Almost immediately after we decided that we wanted to buy a house in Goa, we started shuttling back and forth from Bangalore in pursuit of the perfect property.
An exhilarating house-hunt of about two years finally led us to a crumbling Portuguese manor tucked away in a drowsy Goan village and we fell in love. We were enchanted by everything that came with this little slice of paradise; the neighbours, the location, the seasonal lake on the edge of the perimeter… We’d finally found our home.
What followed this magical discovery was nothing short of gruelling; although we were sure that we’d found the place of our dreams, there was a LOT of work to be done for the dilapidated structure to finally resemble the heritage home that we envisioned.
The house was over two hundred years old and had been abandoned for forty before we took over, so it’s easy to see why it was in a complete mess. In fact, it was in such a bad shape that the first time we tried to heave open the heavy front doors, we were greeted by a flock of bats that reluctantly spilled out into the sunlight.
There weren’t any bathrooms if you exclude the couple of outhouses plonked in the backyard, the plumbing was nonexistent, you can forget about electricity, the back portion had been originally constructed with mud was falling apart rapidly… We DEFINITELY had our work cut out for us.
Considering how both of us have next to no experience in architecture, interior design, engineering or any field that could be used in building a house, it was only logical that we needed professional help.
So we hired a local contractor who assured us that the house would be ready to rock in a year with minimal inputs from us. We were so glad that we’d found someone who seemed capable and willing to do Arco up and the fact that everything was smoothly clinking into place led us to heave relieved sighs and exclaim that it was all too good to be true.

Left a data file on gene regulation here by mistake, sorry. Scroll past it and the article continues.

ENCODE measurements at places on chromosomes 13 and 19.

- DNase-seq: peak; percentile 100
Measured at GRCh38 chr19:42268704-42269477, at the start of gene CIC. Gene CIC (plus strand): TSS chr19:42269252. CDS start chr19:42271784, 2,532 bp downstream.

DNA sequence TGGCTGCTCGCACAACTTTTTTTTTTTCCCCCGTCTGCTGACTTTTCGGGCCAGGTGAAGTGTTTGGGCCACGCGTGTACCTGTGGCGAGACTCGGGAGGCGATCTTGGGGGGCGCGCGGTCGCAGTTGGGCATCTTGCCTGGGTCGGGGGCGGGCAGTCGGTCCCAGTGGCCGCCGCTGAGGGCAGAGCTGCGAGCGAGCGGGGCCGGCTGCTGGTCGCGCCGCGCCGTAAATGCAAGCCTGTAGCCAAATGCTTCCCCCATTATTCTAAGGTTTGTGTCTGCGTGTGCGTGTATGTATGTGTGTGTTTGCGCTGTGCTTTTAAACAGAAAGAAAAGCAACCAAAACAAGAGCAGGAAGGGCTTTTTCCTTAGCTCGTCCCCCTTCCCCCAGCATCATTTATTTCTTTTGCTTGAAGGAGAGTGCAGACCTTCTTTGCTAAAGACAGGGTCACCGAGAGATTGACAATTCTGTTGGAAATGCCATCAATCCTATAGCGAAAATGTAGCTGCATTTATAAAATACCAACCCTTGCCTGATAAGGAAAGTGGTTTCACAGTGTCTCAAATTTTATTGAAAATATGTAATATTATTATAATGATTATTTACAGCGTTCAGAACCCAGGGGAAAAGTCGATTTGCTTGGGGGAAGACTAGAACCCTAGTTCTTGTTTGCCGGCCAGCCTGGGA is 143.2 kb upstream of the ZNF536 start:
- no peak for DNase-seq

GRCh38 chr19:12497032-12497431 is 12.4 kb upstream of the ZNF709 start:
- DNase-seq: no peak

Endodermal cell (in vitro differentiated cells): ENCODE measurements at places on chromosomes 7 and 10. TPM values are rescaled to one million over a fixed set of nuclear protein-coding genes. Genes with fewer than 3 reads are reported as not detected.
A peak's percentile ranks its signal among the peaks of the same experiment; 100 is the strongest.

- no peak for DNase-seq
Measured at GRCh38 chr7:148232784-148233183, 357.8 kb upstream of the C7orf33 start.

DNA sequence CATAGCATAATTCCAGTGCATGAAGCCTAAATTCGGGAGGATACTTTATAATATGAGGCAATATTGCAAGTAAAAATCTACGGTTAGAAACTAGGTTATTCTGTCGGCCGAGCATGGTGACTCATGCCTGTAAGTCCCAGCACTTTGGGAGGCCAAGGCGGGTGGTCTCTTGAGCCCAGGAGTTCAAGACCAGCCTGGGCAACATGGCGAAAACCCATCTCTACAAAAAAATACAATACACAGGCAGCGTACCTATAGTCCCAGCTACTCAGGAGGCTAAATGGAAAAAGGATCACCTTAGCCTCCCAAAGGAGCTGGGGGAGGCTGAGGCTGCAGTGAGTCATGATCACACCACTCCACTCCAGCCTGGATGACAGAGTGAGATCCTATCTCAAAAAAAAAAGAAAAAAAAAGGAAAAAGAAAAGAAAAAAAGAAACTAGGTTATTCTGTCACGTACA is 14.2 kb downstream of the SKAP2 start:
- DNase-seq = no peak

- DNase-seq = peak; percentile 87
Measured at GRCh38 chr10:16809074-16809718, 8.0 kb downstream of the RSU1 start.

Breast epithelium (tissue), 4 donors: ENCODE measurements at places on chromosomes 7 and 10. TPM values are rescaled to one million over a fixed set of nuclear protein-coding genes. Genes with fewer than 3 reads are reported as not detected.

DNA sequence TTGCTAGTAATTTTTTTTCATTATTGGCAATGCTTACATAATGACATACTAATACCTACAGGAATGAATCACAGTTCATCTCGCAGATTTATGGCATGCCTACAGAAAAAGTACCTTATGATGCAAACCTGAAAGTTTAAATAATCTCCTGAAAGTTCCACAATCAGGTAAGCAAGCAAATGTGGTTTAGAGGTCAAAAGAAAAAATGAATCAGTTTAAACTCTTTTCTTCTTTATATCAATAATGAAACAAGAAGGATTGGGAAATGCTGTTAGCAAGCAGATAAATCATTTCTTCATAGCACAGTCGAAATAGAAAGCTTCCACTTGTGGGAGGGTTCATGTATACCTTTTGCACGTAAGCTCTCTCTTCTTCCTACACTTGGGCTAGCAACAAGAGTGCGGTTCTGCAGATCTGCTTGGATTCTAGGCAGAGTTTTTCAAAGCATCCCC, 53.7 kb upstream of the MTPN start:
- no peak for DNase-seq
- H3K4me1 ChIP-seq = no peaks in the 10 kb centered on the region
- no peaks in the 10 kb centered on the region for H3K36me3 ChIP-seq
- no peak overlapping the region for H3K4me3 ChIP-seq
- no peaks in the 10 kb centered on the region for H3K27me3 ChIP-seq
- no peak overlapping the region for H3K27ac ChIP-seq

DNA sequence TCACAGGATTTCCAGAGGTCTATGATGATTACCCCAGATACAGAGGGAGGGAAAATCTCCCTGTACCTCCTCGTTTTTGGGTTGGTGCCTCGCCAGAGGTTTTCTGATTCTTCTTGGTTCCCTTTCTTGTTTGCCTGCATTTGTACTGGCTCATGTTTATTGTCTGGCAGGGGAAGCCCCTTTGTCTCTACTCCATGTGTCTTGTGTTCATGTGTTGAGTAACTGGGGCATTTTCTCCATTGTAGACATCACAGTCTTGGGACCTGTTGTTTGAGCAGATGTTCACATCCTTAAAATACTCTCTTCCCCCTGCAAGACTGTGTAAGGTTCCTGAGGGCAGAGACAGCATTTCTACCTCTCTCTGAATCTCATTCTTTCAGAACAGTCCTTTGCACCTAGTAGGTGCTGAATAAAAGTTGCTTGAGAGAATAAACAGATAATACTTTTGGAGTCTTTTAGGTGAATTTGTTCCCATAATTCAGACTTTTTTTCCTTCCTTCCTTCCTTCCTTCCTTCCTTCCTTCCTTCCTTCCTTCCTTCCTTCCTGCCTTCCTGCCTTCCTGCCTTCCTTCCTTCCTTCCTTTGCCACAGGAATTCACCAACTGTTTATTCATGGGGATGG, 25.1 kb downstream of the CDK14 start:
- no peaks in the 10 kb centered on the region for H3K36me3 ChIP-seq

Unfortunately, it wasn’t.
In a couple of months, the contractor called to let us know that he wasn’t going to be able to complete the project due to issues with the labourers AND that he’d already stripped the entire roof thus exposing the house’s interiors to the advancing monsoon.
As if his news wasn’t catastrophic enough, the architect coolly let us know that we’d already overshot our budget three times, mercilessly confirming the ugly truth; we were in a REAL pickle.
A quick decision and some hasty phone calls later, we were in Goa, ready to fully immerse ourselves in this renovation and get the job done.
And so we worked; for three years we toiled to restore Arco Iris and get her back to her glory days while simultaneously working full-time jobs back in Bangalore. Suffice to say it was an adventure!
We read hundreds of online articles, scouted around for people with experience in restoration, hunted supplies from across India, pleaded with labourers to work for us and basically tired ourselves out.
It all turned out to be worth it in the end because two years, three contractors and a LOT of coffee later, Arco Iris was officially unveiled.
The original plan was to convert it into a cosy holiday home for friends and family, but we soon realised that, what with all the extensions we added on, Arco was too big for occasional visits. That, coupled with how Bangalore was steadily turning more unliveable, made our next step obvious; we relocated to Goa, turned our house into a boutique homestay and invited travellers from all around the globe to experience our very own cloud nine.